“The LCCI appreciates the value of citizens’ engagement and the demand for accountability which the EndSARS protest essentially represents. These are in consonance with democratic norms. They also form vital ingredients for good governance.

“Over the past 12 days, economic activities have been crippled in most parts of the country and have been particularly profound in the urban areas. The Nigerian economy has suffered an estimated ₦700 billion loss in the past 12 days.”

Mabogunje noted that the #EndSARS demonstrations had been impactful and profound, adding that it had the power of the people and the potency of the energy of the youth to bring about change. She said the protests achieved some significant outcomes and had reawakened the need to reform the shortcomings in Nigeria’s political governance.

She recommended that the protesters should dialogue with the government. This, according to Mobogunje, is necessary to reduce the massive disruptions, blockades and barricades around our major cities and interstate highways. “These actions have been at great cost to the economy and the welfare of Nigerian citizens. It should be noted that our economy is still reeling from the shocks of the Covid-19 pandemic and struggling to recover from its devastating effects,” she said.

Mobogunje advised President Muhammadu Buhari to urgently grant audience to the leadership of the #EndSARS to deliberate on the way forward and to agree on an action plan for the delivery of agreed outcomes. She urged the government to commit to rapid improvement in governance quality and accountability in the police and public sector.

Adori Ochai, economist, said the protest would impact negatively on Nigeria’s Gross Domestic Products, GDP. “The country is just coming out of fragile economy as a result of COVID-19 and here comes the #EndSARS protests, which would cripple the economy the more. For every single person blocked by the protesters from going about their normal business, the person’s contribution to GDP that day will be negative.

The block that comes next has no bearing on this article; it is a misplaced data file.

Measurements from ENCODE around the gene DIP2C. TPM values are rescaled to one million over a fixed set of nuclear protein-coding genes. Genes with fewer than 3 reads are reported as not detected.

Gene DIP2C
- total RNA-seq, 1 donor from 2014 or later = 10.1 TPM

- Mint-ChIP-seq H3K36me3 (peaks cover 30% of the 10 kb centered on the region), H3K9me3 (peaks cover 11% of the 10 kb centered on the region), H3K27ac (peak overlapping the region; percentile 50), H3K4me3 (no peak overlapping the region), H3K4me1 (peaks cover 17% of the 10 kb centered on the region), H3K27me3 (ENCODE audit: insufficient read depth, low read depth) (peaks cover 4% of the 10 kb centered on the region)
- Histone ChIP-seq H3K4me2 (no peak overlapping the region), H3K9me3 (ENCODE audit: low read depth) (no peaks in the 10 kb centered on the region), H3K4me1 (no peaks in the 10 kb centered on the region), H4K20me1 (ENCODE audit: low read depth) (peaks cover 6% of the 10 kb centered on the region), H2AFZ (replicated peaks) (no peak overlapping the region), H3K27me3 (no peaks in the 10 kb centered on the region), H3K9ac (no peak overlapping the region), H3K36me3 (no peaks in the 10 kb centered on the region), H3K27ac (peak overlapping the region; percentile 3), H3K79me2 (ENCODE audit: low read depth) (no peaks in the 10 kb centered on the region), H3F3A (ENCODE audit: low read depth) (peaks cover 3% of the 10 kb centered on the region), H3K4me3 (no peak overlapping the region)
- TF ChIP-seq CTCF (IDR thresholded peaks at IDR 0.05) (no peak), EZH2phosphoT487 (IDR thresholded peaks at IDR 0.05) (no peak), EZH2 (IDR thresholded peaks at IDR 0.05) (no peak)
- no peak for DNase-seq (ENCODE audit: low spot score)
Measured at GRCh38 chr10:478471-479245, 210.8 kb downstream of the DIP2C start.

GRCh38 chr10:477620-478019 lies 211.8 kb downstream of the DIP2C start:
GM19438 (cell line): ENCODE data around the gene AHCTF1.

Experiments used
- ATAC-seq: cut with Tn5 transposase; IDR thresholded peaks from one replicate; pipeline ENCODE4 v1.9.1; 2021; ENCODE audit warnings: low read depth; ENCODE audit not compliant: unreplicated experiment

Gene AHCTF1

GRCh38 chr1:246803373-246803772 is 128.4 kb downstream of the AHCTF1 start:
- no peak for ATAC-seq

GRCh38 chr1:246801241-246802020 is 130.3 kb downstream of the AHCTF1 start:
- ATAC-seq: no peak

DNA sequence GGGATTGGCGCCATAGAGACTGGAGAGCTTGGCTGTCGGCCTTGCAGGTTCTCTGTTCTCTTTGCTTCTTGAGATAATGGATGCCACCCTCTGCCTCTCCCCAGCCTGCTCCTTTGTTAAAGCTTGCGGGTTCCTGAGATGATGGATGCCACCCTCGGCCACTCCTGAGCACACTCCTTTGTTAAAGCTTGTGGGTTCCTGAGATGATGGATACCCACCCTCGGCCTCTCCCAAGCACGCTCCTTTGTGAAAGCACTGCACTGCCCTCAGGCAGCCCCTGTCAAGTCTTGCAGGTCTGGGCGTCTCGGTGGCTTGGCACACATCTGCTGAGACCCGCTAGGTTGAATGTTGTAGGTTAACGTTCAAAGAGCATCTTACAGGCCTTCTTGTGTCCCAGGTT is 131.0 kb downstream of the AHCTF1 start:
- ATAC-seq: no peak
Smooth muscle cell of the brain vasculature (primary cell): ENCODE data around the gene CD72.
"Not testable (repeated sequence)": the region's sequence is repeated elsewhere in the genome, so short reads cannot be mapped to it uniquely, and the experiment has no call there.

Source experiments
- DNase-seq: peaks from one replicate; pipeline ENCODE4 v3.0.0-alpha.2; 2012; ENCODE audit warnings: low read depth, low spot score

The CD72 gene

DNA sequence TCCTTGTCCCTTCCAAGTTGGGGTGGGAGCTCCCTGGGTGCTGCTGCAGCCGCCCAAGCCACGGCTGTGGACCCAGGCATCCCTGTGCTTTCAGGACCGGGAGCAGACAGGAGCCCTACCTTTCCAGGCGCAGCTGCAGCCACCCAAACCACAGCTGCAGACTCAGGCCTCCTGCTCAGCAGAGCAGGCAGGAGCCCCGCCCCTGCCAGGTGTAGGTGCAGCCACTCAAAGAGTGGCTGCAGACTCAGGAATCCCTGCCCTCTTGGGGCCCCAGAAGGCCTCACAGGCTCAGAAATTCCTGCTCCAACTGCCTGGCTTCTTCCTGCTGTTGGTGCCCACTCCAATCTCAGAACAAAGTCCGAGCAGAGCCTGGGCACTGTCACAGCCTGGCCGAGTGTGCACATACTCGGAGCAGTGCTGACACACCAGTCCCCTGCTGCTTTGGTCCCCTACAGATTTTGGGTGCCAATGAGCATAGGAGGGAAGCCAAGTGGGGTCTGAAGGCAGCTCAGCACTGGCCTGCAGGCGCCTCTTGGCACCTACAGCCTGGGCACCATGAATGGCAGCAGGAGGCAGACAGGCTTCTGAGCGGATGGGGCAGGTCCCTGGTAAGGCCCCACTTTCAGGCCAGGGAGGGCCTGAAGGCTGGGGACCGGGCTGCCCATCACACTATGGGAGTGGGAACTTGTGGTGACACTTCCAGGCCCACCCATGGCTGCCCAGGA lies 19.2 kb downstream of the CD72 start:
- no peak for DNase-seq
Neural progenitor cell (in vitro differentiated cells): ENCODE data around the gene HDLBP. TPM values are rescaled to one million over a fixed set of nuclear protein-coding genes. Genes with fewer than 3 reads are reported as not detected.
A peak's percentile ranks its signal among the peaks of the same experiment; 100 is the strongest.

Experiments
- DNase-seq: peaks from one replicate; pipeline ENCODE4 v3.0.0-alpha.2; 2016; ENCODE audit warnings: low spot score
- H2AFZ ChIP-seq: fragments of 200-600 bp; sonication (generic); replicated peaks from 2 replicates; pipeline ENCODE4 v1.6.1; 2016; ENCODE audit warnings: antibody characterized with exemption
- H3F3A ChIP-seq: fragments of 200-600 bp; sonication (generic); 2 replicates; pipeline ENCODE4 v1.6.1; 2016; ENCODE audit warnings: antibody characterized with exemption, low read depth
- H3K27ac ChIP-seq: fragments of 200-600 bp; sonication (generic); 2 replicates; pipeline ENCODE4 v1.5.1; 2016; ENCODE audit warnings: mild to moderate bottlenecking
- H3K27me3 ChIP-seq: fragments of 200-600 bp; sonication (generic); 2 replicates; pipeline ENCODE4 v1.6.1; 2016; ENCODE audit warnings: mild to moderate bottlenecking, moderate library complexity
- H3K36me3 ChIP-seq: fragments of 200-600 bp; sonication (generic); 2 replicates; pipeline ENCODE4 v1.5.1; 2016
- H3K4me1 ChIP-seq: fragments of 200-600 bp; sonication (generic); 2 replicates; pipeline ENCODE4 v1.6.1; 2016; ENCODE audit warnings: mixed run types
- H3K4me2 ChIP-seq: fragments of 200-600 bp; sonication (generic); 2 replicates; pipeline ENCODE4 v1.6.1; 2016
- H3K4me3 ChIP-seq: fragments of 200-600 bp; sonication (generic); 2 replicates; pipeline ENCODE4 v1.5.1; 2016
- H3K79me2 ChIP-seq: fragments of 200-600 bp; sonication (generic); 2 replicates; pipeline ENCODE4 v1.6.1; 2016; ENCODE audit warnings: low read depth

“So if a whole state is shut down then you can imagine the general impact on the economy. So, we are going to have more negative impact on the growth of GDP as a result of this. The blockage of movement will affect productivity and movement of goods, price of goods will generally rise when the supply do not meet up with demands. The blockage we are experiencing now will affect productivity and supply, so price will rise. The best the government can do is to do all within its jurisdiction to end the protest,” he said.

On his part, Ayo Ibaru, chief executive officer/director of research, Northcourt, said the hoodlums’ attacks across the country would impact investors’ confidence in Nigeria negatively. Speaking on Arise Television on Thursday, October 22, Ibaru said the level of destruction of malls in Lagos was unquantifiable. He said this would make investing in Nigeria more difficult than it is today.

He noted that billions of naira have been lost to the attacks on malls in Lagos and across the states. He urged governments at all levels to protect investments in Nigeria, noting that the latest attacks will increase the risk level of doing business in the country.

As the fear of attacks by the hoodlums persists, many petty traders, shop owners, artisans, farmers and other businesses in Nigeria are wondering where the next meal will come from.

– Oct. 24 2020 @ 7:55 GMT |